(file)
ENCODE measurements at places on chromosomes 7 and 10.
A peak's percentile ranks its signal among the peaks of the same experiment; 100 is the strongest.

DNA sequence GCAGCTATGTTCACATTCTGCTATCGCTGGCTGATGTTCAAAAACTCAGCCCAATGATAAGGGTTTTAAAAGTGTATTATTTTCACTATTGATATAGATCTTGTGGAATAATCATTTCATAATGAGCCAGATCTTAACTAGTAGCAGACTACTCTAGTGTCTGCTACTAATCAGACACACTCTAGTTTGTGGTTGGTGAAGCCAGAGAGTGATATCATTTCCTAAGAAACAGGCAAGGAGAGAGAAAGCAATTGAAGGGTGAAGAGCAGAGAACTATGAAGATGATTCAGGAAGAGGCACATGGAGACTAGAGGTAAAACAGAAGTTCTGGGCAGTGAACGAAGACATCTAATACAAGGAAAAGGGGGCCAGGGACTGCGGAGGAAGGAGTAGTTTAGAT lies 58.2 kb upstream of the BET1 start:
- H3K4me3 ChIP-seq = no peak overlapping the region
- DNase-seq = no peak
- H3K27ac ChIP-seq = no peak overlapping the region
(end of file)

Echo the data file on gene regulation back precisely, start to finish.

ENCODE measurements at places on chromosomes 7 and 10.
A peak's percentile ranks its signal among the peaks of the same experiment; 100 is the strongest.

DNA sequence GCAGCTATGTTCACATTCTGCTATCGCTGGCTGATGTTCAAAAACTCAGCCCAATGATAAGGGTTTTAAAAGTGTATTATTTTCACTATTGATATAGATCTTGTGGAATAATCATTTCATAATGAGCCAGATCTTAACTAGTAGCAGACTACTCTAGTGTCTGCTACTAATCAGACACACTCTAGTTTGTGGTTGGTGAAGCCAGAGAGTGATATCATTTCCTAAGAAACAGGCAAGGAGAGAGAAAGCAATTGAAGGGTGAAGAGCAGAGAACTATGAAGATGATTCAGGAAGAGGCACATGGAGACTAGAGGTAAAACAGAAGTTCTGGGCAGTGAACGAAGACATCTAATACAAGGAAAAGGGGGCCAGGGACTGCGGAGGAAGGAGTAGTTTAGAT lies 58.2 kb upstream of the BET1 start:
- H3K4me3 ChIP-seq = no peak overlapping the region
- DNase-seq = no peak
- H3K27ac ChIP-seq = no peak overlapping the region